There is a general method, based on continued fractions, for solving 
that kind of equation, but, in this case we find easily the 
solution v = 3*2*sqrt(2) by trial and error (a more enlightened 
approach would be to notice that, as N(u) = -1, N(u^2) = +1 by [5], 
and we have v = u^2).

So, given a solution u[k] = x[k] + y[k]*sqrt(2), we find the next 
solution as:

  u[k+1] = u[k] * v
         = (x[k]+y[k]*sqrt(2))(3+2*sqrt(2))
         = (3*x[k]+4*y[k]) + (2*x[k]+3*y[k])*sqrt(2)
         = x[k+1] + y[k+1]*sqrt(2)

and this gives the recurrence relations:

  x[k+1] = 3*x[k] + 4*y[k]
  y[k+1] = 2*x[k] + 3*y[k]         [8]

As we have N = (x+1)/2, and N must be an integer, we only need the 
solutions with x odd, but, as [8] shows, if x[1] is odd (and this is 
the case), all subsequent values of x will also be odd.

Starting with x[1] = y[1] = 1, we find the first few solutions:

     x    y    N
     1    1     1
     7    5     4
    41   29    21
   239  169   120
  1393  985   697

We may also find an explicit form for the general solution. Note 
that, if u = (x+y*sqrt(2)), we have:

  x = (u + u')/2
  y = (u - u')/(2*sqrt(2))

and, as we have:

  u[k] = u[1]*v^k
       = [1+sqrt(2)) * (3+2*sqrt(2)]^k

we get:

  x[k] = [(1+sqrt(2))*(3+2*sqrt(2))^k +

In this particular case, as noted before, we have v = u[1]^2, and we 
may simplify the above expression as:

  x[k] = [(1+sqrt(2))^(2k+1) + (1-sqrt(2))^(2k+1)]/2

There is a whole theory about the solution of this type of 
equations, the theory of quadratic forms, developed by Gauss; this 
is only a very simple case.

Please feel free to write back if you require further assistance.

- Doctor Jacques, The Math Forum 

Date: 01/18/2009 at 12:49:01
From: Dave
Subject: Quadratic polynomial equals square of odd integer

Thanks for the help!  The problem was this:

A drawer contains N socks, of which r are red and the rest are black.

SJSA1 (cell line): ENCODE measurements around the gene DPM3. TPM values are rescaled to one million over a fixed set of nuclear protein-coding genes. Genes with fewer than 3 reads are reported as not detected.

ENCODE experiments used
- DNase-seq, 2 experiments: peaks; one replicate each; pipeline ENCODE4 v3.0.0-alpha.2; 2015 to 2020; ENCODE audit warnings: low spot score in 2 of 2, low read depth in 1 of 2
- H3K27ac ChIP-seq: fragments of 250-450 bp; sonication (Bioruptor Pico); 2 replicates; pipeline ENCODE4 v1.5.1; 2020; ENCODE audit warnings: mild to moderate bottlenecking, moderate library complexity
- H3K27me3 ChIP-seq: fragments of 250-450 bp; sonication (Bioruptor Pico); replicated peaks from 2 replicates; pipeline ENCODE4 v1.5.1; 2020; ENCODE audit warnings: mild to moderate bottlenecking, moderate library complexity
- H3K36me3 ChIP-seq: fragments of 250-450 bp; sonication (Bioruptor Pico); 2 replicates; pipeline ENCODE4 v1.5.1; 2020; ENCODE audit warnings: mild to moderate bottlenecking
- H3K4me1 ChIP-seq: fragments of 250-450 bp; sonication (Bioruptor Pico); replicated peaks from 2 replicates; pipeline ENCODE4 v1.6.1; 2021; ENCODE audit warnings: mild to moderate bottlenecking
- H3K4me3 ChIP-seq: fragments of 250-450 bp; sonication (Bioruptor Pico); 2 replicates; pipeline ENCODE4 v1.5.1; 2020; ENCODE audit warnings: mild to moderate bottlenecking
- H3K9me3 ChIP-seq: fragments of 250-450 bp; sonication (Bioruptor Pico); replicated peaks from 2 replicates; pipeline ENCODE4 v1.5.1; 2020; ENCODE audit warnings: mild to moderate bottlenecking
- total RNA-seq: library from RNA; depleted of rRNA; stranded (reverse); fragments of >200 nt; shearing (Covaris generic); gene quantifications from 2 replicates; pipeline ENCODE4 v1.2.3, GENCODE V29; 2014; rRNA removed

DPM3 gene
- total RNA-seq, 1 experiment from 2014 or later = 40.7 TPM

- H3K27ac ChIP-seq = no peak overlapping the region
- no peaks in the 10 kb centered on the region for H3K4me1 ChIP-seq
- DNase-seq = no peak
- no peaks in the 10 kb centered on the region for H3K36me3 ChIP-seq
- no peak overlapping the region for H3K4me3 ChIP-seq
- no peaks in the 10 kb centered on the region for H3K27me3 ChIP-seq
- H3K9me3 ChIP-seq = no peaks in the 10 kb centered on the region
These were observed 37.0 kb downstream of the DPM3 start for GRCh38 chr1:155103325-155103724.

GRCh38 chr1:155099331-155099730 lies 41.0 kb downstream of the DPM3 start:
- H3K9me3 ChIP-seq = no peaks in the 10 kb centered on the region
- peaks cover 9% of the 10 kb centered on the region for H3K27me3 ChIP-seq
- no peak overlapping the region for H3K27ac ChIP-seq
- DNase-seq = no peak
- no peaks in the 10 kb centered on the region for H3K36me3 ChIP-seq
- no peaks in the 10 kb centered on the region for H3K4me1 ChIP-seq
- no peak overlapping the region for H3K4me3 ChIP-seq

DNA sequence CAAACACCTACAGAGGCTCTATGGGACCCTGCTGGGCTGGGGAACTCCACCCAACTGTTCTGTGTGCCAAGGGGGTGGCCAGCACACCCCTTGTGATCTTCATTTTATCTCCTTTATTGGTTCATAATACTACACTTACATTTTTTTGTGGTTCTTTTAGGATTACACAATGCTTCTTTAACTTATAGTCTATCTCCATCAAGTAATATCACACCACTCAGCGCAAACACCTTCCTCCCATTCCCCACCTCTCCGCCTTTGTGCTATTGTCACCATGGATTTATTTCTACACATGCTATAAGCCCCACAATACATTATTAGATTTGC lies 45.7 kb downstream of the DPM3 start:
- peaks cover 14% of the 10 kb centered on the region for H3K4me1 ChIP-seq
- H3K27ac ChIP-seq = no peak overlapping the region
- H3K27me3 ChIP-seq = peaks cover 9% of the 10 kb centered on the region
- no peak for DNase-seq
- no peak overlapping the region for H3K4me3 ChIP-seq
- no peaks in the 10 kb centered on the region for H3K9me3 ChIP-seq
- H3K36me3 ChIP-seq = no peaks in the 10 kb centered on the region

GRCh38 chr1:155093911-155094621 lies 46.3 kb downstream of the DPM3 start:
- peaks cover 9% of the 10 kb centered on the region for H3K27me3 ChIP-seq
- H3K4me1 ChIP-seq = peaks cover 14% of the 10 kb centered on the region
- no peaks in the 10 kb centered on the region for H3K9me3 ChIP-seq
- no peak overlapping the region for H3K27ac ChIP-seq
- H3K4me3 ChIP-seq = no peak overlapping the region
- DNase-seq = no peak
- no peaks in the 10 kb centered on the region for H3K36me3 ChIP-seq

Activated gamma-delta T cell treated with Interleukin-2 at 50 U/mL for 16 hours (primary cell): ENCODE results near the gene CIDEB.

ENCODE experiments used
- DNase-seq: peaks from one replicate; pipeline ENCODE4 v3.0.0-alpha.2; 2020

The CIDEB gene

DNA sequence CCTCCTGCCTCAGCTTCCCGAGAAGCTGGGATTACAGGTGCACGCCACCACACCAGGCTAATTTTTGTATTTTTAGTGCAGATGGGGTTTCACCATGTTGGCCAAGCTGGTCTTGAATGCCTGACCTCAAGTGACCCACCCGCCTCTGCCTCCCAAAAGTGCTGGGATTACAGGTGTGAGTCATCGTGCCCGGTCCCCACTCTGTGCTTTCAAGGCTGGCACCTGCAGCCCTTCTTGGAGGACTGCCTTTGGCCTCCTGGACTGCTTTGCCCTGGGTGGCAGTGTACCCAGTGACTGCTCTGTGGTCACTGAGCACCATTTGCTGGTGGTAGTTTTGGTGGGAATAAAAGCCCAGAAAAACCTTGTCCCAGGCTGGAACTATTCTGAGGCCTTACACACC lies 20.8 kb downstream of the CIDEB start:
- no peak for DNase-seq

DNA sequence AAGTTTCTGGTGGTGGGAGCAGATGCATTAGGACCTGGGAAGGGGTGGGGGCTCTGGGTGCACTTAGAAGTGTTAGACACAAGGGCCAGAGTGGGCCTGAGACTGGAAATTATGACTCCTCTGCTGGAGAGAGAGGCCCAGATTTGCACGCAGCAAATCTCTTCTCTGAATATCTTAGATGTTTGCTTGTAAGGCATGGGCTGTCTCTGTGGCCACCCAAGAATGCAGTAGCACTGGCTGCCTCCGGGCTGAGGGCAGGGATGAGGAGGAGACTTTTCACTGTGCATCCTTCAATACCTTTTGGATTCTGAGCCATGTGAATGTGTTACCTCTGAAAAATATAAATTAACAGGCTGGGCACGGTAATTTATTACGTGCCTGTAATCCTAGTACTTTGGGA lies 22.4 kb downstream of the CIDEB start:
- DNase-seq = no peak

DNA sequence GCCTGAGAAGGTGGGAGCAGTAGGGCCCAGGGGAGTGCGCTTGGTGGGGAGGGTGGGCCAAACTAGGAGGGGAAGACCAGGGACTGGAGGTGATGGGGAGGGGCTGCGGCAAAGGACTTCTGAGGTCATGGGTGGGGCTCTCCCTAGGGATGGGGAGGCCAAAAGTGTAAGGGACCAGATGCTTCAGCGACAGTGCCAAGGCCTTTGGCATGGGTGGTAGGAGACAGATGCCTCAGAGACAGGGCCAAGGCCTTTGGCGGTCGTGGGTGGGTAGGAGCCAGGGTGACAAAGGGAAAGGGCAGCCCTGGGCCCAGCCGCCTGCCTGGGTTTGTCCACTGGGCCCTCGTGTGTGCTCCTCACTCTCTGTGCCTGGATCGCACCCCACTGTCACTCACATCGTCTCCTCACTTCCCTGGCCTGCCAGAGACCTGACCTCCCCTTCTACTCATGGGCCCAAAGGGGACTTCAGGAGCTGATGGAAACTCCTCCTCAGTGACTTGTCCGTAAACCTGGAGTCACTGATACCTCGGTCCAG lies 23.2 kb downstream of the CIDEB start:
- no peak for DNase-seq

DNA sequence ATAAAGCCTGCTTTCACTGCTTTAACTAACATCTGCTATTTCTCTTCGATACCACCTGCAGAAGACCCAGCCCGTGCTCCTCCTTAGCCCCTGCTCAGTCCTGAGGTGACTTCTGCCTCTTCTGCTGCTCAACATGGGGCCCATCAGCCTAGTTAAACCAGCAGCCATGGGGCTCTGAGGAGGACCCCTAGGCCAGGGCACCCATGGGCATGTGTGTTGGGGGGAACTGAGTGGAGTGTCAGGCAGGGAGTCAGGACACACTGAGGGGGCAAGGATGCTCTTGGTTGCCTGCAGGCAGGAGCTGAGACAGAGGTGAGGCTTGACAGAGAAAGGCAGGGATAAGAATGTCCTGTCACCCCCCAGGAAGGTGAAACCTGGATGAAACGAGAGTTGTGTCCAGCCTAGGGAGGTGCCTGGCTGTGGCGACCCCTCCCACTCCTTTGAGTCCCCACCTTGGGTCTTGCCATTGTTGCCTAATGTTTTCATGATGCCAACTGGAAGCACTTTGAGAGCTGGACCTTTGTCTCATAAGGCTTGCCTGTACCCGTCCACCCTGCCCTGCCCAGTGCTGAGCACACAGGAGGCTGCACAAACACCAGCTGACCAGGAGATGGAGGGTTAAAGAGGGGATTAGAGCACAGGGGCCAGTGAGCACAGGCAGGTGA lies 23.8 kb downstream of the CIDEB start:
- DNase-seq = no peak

The probability of drawing 2 red socks is exactly 1/2.  How many socks
are there?  And how many are red?

r and N must be positive integers (r is at least 2) and must satisfy
the equation 2*r*(r-1) = N*(N-1). 

I followed your method and found solutions for r and N in terms of odd
powers of 1+sqrt(2).  (Take x = 2*N-1, y = 2*r-1, u = x+y*sqrt(2),
then N(u) = -1, etc.)

To finish this off, is there any way to show that any solution of the
equation N(u) = -1 must be of this form, without appealing to abstract
algebra (rings, units, etc)?  This is for a probability class in which
most students have not taken abstract algebra.  I searched through the
resources on here and the links to external websites, but none of them
have an answer to this one.

Thanks again!

Date: 01/19/2009 at 02:58:30
From: Doctor Jacques
Subject: Re: Quadratic polynomial equals square of odd integer

Hi Dave,

Unfortunately, I don't believe that this can be proved in an 
elementary way.  The main issue is to prove that all integer 
solutions of the equation x^2 - 2*y^2 = (+/-)1 come from powers of a 
single number, called a fundamental unit (in this case, 1+sqrt(2)). 
This is called Dirichlet's Unit theorem, and it requires some 
knowledge of algebraic number theory.

- Doctor Jacques, The Math Forum 

Date: 01/19/2009 at 06:41:58
From: Dave
Subject: Thank you (Quadratic polynomial equals square of odd integer)

Thanks for all your help with this problem!
Associated Topics:
College Modern Algebra
College Number Theory